"Sec. 6153. Rule of Payment on Commuted Policy. — If the death of the insured occur within the term of temporary insurance covered by the value of the policy as determined in section 6151, and if no condition of the insurance other than the payment of premiums shall have been violated by the insured, the company shall be bound to pay the amount of the policy, the same as if there had been no default in the payment of premium, anything in the policy to the contrary notwithstanding;" etc.

    Section 6154 provides exceptions to the application of sections 6151, 6152, and 6153, as follows: If policy contains a proviso (a) *761 for an unconditional surrender value at least equal to the net single premium for the temporary insurance provided in section 6151; or (b) for the unconditional commutation of the policy for nonforfeitable paid-up insurance; (c) unless the legal holder of the policy shall, within sixty days after default of premium, surrender the policy and accept from the company another form of policy; or (d) if the policy shall be surrendered to the company for a consideration adequate in the judgment of the legal holder thereof.

    The last two relate to form and are unimportant. (a) and (b), however, must be incorporated in a policy to relieve it from the application of sections 6151, 6152, and 6153. Somewhat similar sections to these were in the Missouri statutes prior to the revision of 1919, and some of the decisions hereinafter referred to were based on these former statutes.

    Does the policy in question provide for an unconditional surrender value, or for an unconditional commutation of the policy for nonforfeitable insurance?

    The holdings of the Missouri courts show that very slight conditions have prevented the application of section 6154 and placed life insurance policies under the nonforfeiture section of the statute (6151).

    A limitation to the effect that the cash surrender value should be applied for in six months was held to be such condition in Paschedag v. Metropolitan Life Ins. Co., 155 Mo. App. 185, 134 S.W. 102. In Whittaker v. Mutual Life Ins. Co. of New York, 133 Mo. App. 664, 114 S.W. 53, it was held that a provision that assured could procure a loan on the policy, and that, if he failed to repay the same, his subsequent default would deprive him of certain benefits, was a condition, and brought the policy under the nonforfeiture statute.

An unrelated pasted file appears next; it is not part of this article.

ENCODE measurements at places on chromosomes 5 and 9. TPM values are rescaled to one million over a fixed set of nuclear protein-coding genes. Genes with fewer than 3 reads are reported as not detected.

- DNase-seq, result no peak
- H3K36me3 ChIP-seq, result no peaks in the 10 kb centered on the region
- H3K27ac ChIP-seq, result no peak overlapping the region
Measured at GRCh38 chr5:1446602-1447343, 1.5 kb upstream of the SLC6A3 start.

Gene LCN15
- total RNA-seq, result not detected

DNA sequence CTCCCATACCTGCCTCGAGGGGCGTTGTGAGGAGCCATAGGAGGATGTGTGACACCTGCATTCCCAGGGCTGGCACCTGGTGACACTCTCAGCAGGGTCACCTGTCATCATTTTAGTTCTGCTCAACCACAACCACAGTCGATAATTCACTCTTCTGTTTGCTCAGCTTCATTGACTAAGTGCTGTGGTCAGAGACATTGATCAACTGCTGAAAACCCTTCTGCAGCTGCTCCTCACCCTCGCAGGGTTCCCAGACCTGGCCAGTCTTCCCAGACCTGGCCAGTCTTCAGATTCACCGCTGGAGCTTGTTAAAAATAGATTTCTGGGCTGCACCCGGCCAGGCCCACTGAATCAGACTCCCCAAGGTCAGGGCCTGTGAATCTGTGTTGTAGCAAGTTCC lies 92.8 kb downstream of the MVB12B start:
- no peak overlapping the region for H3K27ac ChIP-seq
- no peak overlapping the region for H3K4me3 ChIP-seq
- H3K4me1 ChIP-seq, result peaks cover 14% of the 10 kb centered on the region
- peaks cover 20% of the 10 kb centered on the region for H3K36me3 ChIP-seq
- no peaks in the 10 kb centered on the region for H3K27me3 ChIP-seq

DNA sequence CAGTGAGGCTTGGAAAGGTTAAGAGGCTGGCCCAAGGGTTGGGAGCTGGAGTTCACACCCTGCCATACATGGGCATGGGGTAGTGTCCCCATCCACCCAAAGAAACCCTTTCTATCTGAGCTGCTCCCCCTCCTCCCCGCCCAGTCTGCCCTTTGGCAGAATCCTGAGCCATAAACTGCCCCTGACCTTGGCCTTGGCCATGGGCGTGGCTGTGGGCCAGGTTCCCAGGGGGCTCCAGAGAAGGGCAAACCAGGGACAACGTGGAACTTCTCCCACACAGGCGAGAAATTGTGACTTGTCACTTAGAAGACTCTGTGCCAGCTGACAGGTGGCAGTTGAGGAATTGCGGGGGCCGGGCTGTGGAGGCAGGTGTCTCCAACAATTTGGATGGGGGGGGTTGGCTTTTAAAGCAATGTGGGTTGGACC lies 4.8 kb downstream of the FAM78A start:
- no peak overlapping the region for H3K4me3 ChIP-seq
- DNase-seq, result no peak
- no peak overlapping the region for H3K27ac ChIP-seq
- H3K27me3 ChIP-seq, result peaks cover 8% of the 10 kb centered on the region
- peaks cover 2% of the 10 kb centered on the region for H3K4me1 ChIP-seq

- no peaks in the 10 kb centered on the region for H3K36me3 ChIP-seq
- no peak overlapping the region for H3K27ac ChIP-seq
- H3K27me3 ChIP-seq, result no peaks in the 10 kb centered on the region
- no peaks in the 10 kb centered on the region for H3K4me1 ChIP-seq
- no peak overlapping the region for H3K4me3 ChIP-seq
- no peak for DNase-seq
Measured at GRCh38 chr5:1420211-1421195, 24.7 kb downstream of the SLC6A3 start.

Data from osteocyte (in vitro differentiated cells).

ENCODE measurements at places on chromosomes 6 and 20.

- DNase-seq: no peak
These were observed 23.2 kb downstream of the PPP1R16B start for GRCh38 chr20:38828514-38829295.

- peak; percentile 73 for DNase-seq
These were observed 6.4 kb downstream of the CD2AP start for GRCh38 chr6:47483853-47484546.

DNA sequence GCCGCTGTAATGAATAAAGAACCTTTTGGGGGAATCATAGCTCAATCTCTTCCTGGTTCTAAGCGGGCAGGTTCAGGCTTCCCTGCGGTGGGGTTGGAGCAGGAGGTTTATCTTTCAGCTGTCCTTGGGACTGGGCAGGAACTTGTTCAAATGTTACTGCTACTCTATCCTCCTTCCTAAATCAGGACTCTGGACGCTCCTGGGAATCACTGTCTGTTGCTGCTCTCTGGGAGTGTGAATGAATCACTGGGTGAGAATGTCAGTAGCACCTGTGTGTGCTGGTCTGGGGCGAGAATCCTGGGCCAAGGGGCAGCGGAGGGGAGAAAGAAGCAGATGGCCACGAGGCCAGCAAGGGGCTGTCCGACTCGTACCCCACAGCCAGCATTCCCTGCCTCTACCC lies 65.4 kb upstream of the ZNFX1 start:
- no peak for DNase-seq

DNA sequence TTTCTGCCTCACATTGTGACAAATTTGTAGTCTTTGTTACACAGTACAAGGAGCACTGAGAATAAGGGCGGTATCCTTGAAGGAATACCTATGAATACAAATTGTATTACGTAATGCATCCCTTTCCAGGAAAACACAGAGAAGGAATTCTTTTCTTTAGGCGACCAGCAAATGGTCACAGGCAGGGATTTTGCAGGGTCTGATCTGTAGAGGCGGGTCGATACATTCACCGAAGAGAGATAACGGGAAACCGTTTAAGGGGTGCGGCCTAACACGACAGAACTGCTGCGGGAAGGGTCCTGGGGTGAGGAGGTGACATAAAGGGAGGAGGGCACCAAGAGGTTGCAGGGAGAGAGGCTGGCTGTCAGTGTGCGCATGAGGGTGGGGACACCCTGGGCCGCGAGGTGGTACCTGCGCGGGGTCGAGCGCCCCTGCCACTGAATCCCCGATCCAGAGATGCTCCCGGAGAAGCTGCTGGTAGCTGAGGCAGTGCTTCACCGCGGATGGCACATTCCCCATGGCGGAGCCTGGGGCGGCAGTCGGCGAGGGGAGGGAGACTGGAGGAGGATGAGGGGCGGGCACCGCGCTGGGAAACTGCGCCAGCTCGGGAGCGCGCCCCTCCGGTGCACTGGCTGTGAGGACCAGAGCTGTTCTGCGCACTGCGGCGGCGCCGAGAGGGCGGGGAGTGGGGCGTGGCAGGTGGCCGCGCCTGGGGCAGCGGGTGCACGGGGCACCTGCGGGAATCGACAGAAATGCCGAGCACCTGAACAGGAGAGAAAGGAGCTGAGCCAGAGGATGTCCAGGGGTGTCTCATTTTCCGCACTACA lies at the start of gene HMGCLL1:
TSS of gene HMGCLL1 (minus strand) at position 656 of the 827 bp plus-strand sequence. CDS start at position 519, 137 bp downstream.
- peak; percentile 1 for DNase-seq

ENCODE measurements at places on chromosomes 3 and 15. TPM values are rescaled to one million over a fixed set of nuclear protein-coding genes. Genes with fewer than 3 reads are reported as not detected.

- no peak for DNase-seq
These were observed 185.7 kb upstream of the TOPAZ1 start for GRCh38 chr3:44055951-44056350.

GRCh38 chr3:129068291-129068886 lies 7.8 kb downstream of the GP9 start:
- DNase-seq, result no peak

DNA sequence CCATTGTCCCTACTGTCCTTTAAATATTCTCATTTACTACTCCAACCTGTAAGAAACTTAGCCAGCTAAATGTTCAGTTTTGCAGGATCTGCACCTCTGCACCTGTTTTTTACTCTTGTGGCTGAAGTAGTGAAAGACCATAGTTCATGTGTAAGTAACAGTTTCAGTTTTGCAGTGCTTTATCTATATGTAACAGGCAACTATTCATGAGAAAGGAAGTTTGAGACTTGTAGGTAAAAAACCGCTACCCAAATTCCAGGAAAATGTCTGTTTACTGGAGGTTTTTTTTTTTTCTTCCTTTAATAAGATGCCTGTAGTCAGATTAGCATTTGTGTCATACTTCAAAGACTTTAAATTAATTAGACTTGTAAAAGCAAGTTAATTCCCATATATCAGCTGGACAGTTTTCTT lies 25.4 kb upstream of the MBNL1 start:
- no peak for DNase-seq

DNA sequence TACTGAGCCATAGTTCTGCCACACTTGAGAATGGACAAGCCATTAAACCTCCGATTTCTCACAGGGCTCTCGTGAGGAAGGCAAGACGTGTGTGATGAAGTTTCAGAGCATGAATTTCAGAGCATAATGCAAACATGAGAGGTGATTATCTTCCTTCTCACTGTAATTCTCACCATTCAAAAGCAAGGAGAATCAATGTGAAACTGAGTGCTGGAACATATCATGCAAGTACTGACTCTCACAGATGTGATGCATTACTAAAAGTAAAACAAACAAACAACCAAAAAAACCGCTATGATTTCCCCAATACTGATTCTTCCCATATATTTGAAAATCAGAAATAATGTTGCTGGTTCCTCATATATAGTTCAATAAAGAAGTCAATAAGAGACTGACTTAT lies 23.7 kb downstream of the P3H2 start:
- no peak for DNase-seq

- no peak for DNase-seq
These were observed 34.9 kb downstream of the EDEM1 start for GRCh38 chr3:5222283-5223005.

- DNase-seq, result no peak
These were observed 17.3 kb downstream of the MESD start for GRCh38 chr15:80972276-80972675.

In Smith v. Mutual Benefit Life Insurance Co., 173 Mo. 329, 72 S.W. 935, it was held that a provision of the policy, that the surrender value was payable on condition that it be applied for within three months, was not a provision for an unconditional cash surrender as required by the Missouri statutes, and was not sufficient to take the policy out of the nonforfeiture statute.

    In Milburn v. Royal Mutual Life Ins. Co., 209 Mo. App. 228, 236, 234 S.W. 378, 380, the court said: "A policy for paid-up insurance is not the same as a policy for an unconditional commutation of a policy for nonforfeitable paid-up insurance. * * * And we deem it well settled that a provision that a policy will automatically become `paid up' under any contingency or limitation is not in any sense the same as a provision for an unconditional commutation into a nonforfeitable paid-up policy." See, also, Cravens v. New York Life Ins. Co., 148 Mo. 583, 50 S.W. 519, 53 L. R. A. 305, 71 Am. St. Rep. 628; Ross v. Capitol Life Ins. Co., 205 Mo. App. 243, 228 S.W. 889; Bothmann v. Metropolitan Life Ins. Co., 299 Mo. 269, 252 S.W. 652.

    It is evident that the policy in question here does not contain the necessary unconditional provisions demanded by section 6154 to make inapplicable sections 6151 and 6153, hence the agreement of the parties that no part of the value of the insurance at the time of lapse of premium should be applied to the purchase of double indemnity benefits, being contrary to section 6151, is void. This question is settled by a number of authorities.